Did Scheming Poker Player Win Finale Of ‘Big Brother’? You’d Lose That Bet!

24 Sep 2015 | Author: | No comments yet »

Big Brother finale: And the winner is….

Vanessa Rousso, the 32-year-old pro poker player from Las Vegas, the schemer who plotted the exit of just about every house guest in “Big Brother 17,” was herself sent packing on this evening’s shocking finale. At first, the “Big Brother” finale on Wednesday night looked like it might be a repeat of last year: A skillful contestant with an advantage from a job in the outside world would win the $500,000 grand prize.It was the longest season of Big Brother ever, and when tonight’s finale began, there were three players left still fighting for the half million dollars: Vanessa, Steve, and Liz. Vanessa, who made an alliance with just about everyone in the house before she plotted their demise and turned on them, found herself turned on by a nerd 10 years her junior. Vanessa Rousso, a polarizing 32-year-old professional poker player who had been strategically manipulating the players, was the final person sent packing.

Moses had previously won the second and third rounds of the final head of household competition and sent his biggest competition, Vanessa Rousso, to the jury, choosing to take Nolan to the final two with him. Before entering the competition, Moses anticipated that he might have a tough time getting along with his fellow cast members. “The most difficult part would be dealing with stupid people who choose to completely disregard the consequences of their actions,” Moses wrote in his cast bio. It’s much harder to reason with people who are too nearsighted to even try to think strategically and be in the position where I have to deal with them will be a struggle.” He also identified himself as a “super-fan” of the reality series.

Each week, one of the house guests is evicted, usually a person considered a strong game player and threat to the other house guests, or someone getting on everyone’s collective nerves. However, the ending illustrated the frustration with watching a show like “Big Brother,” a psychological minefield that traps competitors in a camera-filled house and makes them vote each other out, week by week. So Liz did what she was told because that’s Liz. (Of course, Liz’s weakness basically ensured she would be taken to the finals by both players anyway.) Steve then beat Liz in the second round, which involved scaling a giant wall while solving a Big Brother-themed crossword puzzle.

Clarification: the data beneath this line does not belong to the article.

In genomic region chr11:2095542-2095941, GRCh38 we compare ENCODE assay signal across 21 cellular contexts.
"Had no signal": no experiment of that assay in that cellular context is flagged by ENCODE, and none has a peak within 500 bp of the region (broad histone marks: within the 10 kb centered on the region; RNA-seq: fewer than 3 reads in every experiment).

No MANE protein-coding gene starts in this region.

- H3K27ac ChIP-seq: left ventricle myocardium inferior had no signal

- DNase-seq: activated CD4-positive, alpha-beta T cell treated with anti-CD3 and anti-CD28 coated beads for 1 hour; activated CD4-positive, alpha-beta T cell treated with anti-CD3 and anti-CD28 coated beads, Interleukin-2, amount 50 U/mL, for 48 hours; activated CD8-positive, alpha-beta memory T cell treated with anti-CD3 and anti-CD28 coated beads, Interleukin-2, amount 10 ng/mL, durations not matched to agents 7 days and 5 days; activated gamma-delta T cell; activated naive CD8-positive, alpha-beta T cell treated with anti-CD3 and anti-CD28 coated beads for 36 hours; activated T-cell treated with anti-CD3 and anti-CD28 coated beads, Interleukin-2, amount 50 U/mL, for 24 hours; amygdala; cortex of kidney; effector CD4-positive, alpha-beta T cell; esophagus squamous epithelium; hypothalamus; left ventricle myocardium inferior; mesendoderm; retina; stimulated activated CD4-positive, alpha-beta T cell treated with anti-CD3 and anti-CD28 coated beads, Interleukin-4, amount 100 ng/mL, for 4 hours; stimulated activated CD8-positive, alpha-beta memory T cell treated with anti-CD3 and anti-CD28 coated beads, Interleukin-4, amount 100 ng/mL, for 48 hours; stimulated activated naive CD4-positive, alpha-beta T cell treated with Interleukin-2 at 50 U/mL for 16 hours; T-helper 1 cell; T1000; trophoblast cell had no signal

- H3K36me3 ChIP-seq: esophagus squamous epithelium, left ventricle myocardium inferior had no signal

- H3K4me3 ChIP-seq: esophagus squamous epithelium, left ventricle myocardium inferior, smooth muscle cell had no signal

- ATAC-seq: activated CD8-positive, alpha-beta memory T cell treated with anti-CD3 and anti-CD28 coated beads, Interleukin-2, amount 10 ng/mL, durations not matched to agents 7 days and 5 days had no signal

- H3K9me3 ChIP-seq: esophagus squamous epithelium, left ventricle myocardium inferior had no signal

The other contestants hated Vanessa because she controlled them throughout the entire game, switching back and forth so effortlessly between subtle and intimidating tactics that most didn’t even realize her power until it was too late. After BB2 champ Will Kirby chatted with the jurors, we got to the live third part of the competition, which was the standard “guess what the juror said” game. Steve narrowly defeated Vanessa 5-4 to put himself in the finals with the power to decide whom he faced, and — not surprisingly — that person was Liz. The show was more about plotting and less about skin and shirtless hunks, but ratings remained high as the players took more cerebral turns backstabbing each other. It didn’t hurt that some of the contestants, namely Steve “the epitome of a super fan!” and dentist Johnny McGuire AKA Johnny Mac, were lifelong fans who knew the game inside and out.

Fans of the show get hooked with three episodes on network TV per week, “Big Brother After Dark,” a live two-hour unedited “late-night” feed on POP (formerly the TV Guide Channel) and live internet feeds 24-7. Yet as impressive as it was to watch his strategy, and as much as he deserved to win … it was ultimately a pretty dull season since he was just so nice all of the time. This season featured the show’s first-ever transgender contestant (Audrey Middleton, 25, from Villa Rica, Ga.) as well as having twins Liz and Julia Nolan (23, from Miami) alternate for several weeks before the unsuspecting house guests started to notice subtle differences between the two and the secret was blown. Vanessa may have turned everyone against her by the end when her fellow contestants realized her dirty tricks, but at least she was a wild card who infused the game with some much-needed drama. “How many people are here because of Vanessa’s influence?” former player Will Kirby asked the jury of evicted contestants during the finale. The audience also voted for “America’s Favorite House Guest,” and finalists included James Huling (the 31-year old Asian cowboy/retail associate from South Carolina), Johnny Mac (who channeled previous winner Dan Gheesling, even down to his speech patterns) and Jason Roy (the openly gay and quick-witted 25-year-old supermarket cashier who wanted to win the top prize, he would constantly say, “to get out of my mother’s basement.”) In the final tally, Liz got votes from Vanessa, Austin (no surprise since they made out most of the summer) and Julia.

So even though Vanessa was the one to keep the show moving with her constant manipulations, she lost out on the prize at the last minute, an irritating ending for people who have been invested in the show for the last three months. A few weeks ago, CBS chairman Les Mooves publicly slammed this season: “This wasn’t a great year for casting on ‘Big Brother,’” he told Vulture. “Usually you have one or two disappointments. I think we had five or six disappointments.” Really, the best way for “Big Brother” to avoid disappointment is to cast more than one real-life savvy, strategic player — ensuring that no matter who makes it to the end, viewers won’t leave feeling cheated.

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